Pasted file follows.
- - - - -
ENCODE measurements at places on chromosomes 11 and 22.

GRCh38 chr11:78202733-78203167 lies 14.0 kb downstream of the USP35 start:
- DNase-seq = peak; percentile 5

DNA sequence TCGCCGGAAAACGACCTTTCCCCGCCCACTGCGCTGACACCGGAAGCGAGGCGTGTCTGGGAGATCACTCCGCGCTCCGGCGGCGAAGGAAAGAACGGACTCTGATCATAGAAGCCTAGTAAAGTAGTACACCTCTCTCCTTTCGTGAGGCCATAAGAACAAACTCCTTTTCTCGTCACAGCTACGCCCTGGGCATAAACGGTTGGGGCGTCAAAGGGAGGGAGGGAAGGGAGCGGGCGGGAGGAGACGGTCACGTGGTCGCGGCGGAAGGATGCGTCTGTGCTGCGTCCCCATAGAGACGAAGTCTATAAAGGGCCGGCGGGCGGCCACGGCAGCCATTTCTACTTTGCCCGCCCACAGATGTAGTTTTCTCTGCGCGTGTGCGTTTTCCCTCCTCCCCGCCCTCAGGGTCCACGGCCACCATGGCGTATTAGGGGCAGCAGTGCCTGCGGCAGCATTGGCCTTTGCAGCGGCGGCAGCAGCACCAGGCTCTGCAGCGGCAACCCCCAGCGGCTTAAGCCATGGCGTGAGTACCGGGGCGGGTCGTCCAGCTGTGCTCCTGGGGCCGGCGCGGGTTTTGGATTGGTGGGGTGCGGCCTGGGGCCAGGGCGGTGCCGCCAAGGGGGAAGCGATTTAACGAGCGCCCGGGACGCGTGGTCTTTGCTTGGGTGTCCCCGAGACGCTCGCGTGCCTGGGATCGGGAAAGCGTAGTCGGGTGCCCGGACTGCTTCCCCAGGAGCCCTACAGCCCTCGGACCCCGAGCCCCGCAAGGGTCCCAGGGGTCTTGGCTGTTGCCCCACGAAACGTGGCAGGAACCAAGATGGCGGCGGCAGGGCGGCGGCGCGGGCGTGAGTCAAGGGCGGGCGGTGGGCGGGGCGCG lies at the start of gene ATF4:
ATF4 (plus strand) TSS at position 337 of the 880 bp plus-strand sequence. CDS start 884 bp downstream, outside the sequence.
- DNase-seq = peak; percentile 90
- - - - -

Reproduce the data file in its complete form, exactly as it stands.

ENCODE measurements at places on chromosomes 11 and 22.

GRCh38 chr11:78202733-78203167 lies 14.0 kb downstream of the USP35 start:
- DNase-seq = peak; percentile 5

DNA sequence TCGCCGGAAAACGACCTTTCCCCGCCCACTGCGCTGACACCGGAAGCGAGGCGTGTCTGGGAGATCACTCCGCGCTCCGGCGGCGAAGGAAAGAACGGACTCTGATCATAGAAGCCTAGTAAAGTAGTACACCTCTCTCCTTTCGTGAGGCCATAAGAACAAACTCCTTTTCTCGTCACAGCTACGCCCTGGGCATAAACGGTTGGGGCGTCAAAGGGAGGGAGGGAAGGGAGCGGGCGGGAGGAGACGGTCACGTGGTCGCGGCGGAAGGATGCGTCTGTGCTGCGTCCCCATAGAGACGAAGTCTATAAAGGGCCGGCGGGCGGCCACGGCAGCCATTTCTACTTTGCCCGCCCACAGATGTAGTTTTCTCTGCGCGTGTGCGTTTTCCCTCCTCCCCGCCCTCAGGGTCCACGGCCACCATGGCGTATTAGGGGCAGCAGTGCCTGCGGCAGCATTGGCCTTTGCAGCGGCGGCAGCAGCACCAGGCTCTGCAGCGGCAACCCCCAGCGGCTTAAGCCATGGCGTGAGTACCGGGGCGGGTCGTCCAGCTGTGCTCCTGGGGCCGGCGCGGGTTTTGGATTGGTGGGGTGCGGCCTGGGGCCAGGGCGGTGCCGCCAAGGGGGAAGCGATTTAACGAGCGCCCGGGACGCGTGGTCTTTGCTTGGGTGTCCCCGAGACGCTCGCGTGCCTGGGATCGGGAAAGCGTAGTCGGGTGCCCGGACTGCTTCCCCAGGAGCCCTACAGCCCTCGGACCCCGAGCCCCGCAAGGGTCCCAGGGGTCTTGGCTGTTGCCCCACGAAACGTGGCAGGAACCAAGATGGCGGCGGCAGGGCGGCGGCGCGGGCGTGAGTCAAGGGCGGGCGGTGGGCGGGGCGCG lies at the start of gene ATF4:
ATF4 (plus strand) TSS at position 337 of the 880 bp plus-strand sequence. CDS start 884 bp downstream, outside the sequence.
- DNase-seq = peak; percentile 90